US 6960384 B2
The present invention provides an article with an image contained in an image-receptive layer that is bonded to the surface of the article with a size coat. A carrier film, which has been coated with a polymeric resin image-receptive layer and a size coat, forms a wrap that is used to receive the image. Use of the wrap in a method for imparting a design on an untreated article begins by covering the article in the area to receive printing with the wrap being positioned with the size coat adjacent to the article. Heat and pressure are used to treat the wrap while in contact with the article for sufficient time to bond the size coat to the article. The carrier film is removed from the article, leaving the size coat and the receptive layer bonded to the article. A transfer sheet, that includes an image to be transferred, is placed against the article with the image being placed in contact with the receptive layer. A second treating step, with the transfer sheet in contact with the article, provides sufficient heat and pressure for a sufficient time to bond the image to the receptive layer. Finally, the transfer sheet is removed from the article, leaving the image bonded to the receptive layer.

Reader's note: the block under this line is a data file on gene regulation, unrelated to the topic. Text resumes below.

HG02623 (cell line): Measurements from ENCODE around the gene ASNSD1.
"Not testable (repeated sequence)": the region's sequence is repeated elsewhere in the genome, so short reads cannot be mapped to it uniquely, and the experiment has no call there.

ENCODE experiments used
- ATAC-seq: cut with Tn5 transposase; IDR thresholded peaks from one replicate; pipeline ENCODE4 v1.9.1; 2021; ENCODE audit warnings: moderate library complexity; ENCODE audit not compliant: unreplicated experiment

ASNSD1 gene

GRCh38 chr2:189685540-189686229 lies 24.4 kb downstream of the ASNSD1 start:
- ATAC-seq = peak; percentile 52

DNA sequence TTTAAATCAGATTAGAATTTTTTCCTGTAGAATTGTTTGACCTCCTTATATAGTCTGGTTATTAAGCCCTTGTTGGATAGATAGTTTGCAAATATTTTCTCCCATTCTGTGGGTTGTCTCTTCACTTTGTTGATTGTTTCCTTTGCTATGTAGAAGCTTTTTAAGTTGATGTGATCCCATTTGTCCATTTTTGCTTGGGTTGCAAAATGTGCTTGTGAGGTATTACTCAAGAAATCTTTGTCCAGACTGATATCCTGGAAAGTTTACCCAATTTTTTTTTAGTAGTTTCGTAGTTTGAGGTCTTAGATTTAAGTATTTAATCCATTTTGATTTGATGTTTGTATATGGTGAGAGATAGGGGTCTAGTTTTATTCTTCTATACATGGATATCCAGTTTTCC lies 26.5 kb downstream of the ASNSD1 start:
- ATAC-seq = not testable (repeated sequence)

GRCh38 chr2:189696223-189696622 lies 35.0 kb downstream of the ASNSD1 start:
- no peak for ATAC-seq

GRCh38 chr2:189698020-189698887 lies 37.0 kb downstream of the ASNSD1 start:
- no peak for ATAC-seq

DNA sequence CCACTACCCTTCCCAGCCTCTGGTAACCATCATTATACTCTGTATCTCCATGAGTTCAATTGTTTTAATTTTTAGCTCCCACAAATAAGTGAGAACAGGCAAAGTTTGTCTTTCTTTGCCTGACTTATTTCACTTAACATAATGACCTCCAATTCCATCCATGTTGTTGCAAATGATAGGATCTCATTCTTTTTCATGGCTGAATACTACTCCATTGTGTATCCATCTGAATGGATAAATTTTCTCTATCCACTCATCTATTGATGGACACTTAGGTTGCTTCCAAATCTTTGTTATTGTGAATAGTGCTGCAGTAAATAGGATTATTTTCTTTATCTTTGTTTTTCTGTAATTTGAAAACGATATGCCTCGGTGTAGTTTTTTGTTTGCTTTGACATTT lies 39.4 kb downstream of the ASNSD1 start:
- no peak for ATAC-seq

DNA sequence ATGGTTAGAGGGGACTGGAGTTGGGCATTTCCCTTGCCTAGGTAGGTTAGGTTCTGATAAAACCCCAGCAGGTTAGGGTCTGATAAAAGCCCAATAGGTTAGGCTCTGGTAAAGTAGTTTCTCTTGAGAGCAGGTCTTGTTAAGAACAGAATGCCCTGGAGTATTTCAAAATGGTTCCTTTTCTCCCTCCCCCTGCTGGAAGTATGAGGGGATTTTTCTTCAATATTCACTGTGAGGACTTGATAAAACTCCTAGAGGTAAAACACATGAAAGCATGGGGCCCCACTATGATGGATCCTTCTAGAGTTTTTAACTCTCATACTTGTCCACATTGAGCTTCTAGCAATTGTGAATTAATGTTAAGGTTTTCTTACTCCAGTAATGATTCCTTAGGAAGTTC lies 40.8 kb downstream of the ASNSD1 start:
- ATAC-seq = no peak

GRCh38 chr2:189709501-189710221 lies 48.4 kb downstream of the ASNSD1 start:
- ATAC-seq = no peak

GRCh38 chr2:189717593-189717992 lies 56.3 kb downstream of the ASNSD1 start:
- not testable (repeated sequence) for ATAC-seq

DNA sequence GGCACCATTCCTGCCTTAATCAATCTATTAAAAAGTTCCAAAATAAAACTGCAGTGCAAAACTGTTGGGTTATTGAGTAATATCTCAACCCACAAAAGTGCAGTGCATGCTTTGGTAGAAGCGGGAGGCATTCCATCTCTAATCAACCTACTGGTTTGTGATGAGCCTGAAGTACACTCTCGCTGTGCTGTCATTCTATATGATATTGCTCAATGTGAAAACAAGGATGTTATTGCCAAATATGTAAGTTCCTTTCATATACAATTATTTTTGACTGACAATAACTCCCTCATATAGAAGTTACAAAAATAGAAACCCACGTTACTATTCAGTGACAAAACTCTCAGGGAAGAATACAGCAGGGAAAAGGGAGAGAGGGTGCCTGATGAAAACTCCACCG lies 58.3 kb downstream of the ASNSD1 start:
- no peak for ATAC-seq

1. An article with an image contained thereon, comprising:
a size coat between said article and a resin receptive layer; and
said polymeric resin receptive layer having a multi-color toner image contained therein.
2. The article of
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10. An article having a multi-color toner image thereon, comprising:
said article being uncoated;
a size coat, said size coat bonding said article to a polymeric resin receptive layer;
said receptive layer having been bonded to said article with an image-free wrap, said wrap comprising said size layer, said polymeric resin receptive layer and a carrier film, said wrap being positioned on the surface of said article with said size layer adjacent said article, said wrap then being treated with sufficient heat and pressure for sufficient time to bond said size layer and said receptive layer to said article, said carrier film being removed following treatment; and